Manufacturing Consent on Carbon Trading

“No one raised their hand to object to a single word in the declaration text. In an email distributing the document, Dodd states that, “The Declaration was accepted unanimously by the 1500 NGOs and other stakeholders present.”

By Chris Lang, 26th October 2011


In September 2011, the 64th Annual UN DPI/NGO Conference took place in Bonn, Germany. About 1,500 people from 70 countries turned up. On the third day of the meeting, a remarkable thing happened. Not a single participant at the conference put up their hand to disagree with a declaration which promotes REDD as a carbon trading mechanism.

DPI, by the way, stands for Department of Public Information. Every year since 1946, UN DPI has held an NGO conference. Speakers at this year’s conference included Vandana Shiva of Navdanya International, Daniel Mittler of Greenpeace International, Achim Steiner of UNEP, Victoria Tauli Corpuz of Tebtebba and many others. Some of these speakers may be in favour of carbon trading, others are not.

The presentations are available here. In her speech, Vandana Shiva talked about two important principles that “have been used by every local community across the world: the precautionary principle and the polluter pays principle.” She talked of the derailing of the World Trade Organisation in 1999 and the slogan “Our world is not for sale”. Which sounds a lot like the slogans that opponents of carbon trading use.

She talked about the economic crisis and the US$16 trillion bailout. She asked, “Can you imagine what US$16 trillion would have done for the earth and the poor people of this planet, if spent in an appropriate way?”

Victoria Tauli-Corpuz spoke on the topic of “sustainable consumption”. She explained that,

“Many indigenous peoples can claim they are the practitioners of sustainable consumption and production and I can say that from my own perspective and experience. I am an Igorot, indigenous peoples from the Philippines. In my community, in my culture, we have very strict customary laws that define how we relate with everybody and of course with the environment.”

She mentioned several of these laws, including what she called the golden rule: “Don’t do to others what you don’t like others to do to you.” This presumably prohibits carbon trading. Just as Indigenous Peoples in the Philippines do not want their air to be polluted, communities living near polluting power plants in California or Glasgow do not want the companies running these plants to be allowed to continue polluting by buying carbon credits.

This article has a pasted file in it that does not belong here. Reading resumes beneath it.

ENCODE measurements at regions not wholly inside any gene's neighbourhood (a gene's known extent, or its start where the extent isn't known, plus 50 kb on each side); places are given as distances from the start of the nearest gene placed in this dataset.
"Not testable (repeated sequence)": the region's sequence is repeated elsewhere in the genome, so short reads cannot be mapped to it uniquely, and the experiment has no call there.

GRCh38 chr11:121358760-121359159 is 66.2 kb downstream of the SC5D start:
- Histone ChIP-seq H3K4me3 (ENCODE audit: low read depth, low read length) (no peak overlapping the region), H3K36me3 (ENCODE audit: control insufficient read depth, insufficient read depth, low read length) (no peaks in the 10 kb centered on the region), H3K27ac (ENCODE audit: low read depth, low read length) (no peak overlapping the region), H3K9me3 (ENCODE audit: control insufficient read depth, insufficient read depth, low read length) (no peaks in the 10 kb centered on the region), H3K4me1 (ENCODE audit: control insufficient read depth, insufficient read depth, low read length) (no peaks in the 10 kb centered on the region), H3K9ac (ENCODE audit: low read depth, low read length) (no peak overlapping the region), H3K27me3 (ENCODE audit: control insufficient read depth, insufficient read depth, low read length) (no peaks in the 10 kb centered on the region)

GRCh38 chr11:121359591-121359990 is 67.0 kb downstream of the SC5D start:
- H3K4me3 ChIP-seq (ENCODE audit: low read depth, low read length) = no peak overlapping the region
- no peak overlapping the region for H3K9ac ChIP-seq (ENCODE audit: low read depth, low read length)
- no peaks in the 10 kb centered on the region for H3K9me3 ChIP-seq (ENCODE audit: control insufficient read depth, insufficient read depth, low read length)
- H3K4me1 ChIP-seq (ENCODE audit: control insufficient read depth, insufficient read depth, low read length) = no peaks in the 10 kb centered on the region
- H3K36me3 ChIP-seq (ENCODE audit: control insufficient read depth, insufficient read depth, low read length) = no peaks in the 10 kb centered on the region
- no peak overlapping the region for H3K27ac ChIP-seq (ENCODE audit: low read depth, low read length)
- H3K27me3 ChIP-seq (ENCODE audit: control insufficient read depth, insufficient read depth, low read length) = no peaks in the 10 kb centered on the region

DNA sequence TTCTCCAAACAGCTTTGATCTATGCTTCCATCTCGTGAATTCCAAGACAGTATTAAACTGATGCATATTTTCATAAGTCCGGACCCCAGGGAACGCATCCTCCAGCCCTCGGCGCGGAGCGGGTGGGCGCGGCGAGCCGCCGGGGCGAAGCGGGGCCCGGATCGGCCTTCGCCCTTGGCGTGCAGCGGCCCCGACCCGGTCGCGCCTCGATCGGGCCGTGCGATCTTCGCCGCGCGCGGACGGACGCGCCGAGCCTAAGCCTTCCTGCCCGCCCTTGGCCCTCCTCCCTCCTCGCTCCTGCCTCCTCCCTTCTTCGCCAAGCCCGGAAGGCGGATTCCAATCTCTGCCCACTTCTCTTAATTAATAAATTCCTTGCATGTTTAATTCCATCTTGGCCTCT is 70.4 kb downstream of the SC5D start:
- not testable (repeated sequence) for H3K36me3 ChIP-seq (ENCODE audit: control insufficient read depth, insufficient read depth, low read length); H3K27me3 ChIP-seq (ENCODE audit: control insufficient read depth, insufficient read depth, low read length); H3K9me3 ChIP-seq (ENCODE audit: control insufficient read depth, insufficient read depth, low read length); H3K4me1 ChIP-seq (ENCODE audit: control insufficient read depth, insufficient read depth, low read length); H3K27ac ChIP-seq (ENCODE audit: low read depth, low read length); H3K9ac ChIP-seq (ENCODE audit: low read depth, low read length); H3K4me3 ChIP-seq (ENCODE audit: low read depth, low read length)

The UN DPI/NGO Conference declaration (pdf file 147.4 KB) is an outline of “sustainable development goals discussed and identified as key objectives” at the conference, according to the NGO blog of the conference. Delegates got a copy of the draft in their conference bags when they arrived at the meeting.

On the third day of the conference, Felix Dodds of the Stakeholder Forum and chair of this year’s conference asked the meeting to approve the declaration. It took him 49 seconds:

“We’re, I think, very pleased with the quality of the document we have prepared for you over the last two days and I’m going to ask the meeting to show by a show of hands those people who would like to make their support for this being a chair’s text that I should hand on to the German government and the UN. For those people show, by show of hands in favour of me handing this over as your chair to the government. Thank you very much. Is there anyone against? Is there anyone asleep? Thank you, the chair is very happy.”

No one raised their hand to object to a single word in the declaration text. In an email distributing the document, Dodd states that, “The Declaration was accepted unanimously by the 1500 NGOs and other stakeholders present.” The only possible explanation is that when Dodd asked the meeting to support the document, many of those present had not read the text. That’s perfectly understandable, considering that they were busy attending a conference, which in addition to the speakers, featured a series of side events, workshops and exhibits. No doubt that didn’t leave much time to read a long draft declaration written in a mind-numbing UN style.

The German government will present the conference declaration in the UN General Assembly in November 2011. “You have a great opportunity with the declaration,” Dodds said in his presentation. “You have an opportunity through that declaration to suggest to the Rio+20 process what you think are the critical issues that summit should address.”

The declaration makes several references to REDD. The first is part of the “institutional framework for sustainable development”, the second two are part of the “sustainable development goals” or SDGs (the numbers refer to the line numbers in the declaration):

310 We call upon governments to ensure that Free Prior Informed Consent (FPIC) is implemented with regard to development decisions, and other decisions such as REDD+, that impact indigenous peoples, indigenous groups and tribal and local communities.